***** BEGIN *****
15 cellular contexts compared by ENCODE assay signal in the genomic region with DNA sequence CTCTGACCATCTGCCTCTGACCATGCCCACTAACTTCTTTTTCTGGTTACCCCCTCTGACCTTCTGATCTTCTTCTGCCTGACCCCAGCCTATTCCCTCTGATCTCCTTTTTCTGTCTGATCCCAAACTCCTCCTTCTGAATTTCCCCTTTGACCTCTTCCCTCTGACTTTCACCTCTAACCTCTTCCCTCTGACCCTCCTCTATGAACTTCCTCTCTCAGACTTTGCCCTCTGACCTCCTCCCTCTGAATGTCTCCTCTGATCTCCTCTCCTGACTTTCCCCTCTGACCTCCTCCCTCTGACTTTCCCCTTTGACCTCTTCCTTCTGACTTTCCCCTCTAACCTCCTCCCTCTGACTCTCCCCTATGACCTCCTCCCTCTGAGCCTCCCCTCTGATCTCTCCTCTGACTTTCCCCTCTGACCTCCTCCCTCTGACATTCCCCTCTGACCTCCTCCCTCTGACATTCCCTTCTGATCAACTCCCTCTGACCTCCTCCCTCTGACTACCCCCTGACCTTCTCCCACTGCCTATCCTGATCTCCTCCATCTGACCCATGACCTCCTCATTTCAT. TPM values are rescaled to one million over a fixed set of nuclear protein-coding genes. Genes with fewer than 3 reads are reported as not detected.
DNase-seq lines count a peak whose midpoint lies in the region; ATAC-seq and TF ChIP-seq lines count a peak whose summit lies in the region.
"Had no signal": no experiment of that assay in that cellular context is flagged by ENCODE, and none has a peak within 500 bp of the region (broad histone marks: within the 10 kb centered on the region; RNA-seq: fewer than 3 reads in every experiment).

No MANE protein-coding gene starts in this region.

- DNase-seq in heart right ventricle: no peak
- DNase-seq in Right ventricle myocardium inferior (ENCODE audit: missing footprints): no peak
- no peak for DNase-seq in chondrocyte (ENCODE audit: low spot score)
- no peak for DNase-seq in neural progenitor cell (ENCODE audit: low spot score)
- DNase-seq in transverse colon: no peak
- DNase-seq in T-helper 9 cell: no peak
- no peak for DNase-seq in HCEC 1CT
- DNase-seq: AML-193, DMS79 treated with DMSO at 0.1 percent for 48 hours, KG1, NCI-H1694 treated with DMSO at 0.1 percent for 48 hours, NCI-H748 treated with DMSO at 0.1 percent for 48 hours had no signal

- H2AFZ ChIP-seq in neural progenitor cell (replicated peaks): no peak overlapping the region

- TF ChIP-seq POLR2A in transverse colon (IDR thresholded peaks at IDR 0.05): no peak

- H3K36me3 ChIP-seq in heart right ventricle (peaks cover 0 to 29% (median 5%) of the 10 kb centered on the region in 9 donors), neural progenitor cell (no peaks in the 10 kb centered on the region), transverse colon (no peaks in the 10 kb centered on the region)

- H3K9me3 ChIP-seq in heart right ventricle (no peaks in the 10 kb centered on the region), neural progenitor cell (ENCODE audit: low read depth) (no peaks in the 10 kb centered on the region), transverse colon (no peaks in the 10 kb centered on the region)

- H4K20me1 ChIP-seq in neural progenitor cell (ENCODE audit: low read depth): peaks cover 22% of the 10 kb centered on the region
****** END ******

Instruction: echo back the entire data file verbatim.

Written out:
15 cellular contexts compared by ENCODE assay signal in the genomic region with DNA sequence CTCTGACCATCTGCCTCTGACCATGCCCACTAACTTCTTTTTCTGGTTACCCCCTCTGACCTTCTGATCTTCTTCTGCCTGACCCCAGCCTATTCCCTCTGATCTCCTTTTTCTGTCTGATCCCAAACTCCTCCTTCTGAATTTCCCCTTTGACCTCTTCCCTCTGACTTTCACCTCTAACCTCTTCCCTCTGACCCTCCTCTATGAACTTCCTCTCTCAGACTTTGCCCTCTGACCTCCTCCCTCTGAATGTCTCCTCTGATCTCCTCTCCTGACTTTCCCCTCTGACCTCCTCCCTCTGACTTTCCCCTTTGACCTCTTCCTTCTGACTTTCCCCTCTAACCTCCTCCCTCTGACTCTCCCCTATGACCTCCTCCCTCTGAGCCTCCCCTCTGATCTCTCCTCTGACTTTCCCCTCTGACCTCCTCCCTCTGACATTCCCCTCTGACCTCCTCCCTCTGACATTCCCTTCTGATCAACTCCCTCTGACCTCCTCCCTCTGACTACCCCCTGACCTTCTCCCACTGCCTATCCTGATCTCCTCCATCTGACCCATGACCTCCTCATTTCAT. TPM values are rescaled to one million over a fixed set of nuclear protein-coding genes. Genes with fewer than 3 reads are reported as not detected.
DNase-seq lines count a peak whose midpoint lies in the region; ATAC-seq and TF ChIP-seq lines count a peak whose summit lies in the region.
"Had no signal": no experiment of that assay in that cellular context is flagged by ENCODE, and none has a peak within 500 bp of the region (broad histone marks: within the 10 kb centered on the region; RNA-seq: fewer than 3 reads in every experiment).

No MANE protein-coding gene starts in this region.

- DNase-seq in heart right ventricle: no peak
- DNase-seq in Right ventricle myocardium inferior (ENCODE audit: missing footprints): no peak
- no peak for DNase-seq in chondrocyte (ENCODE audit: low spot score)
- no peak for DNase-seq in neural progenitor cell (ENCODE audit: low spot score)
- DNase-seq in transverse colon: no peak
- DNase-seq in T-helper 9 cell: no peak
- no peak for DNase-seq in HCEC 1CT
- DNase-seq: AML-193, DMS79 treated with DMSO at 0.1 percent for 48 hours, KG1, NCI-H1694 treated with DMSO at 0.1 percent for 48 hours, NCI-H748 treated with DMSO at 0.1 percent for 48 hours had no signal

- H2AFZ ChIP-seq in neural progenitor cell (replicated peaks): no peak overlapping the region

- TF ChIP-seq POLR2A in transverse colon (IDR thresholded peaks at IDR 0.05): no peak

- H3K36me3 ChIP-seq in heart right ventricle (peaks cover 0 to 29% (median 5%) of the 10 kb centered on the region in 9 donors), neural progenitor cell (no peaks in the 10 kb centered on the region), transverse colon (no peaks in the 10 kb centered on the region)

- H3K9me3 ChIP-seq in heart right ventricle (no peaks in the 10 kb centered on the region), neural progenitor cell (ENCODE audit: low read depth) (no peaks in the 10 kb centered on the region), transverse colon (no peaks in the 10 kb centered on the region)

- H4K20me1 ChIP-seq in neural progenitor cell (ENCODE audit: low read depth): peaks cover 22% of the 10 kb centered on the region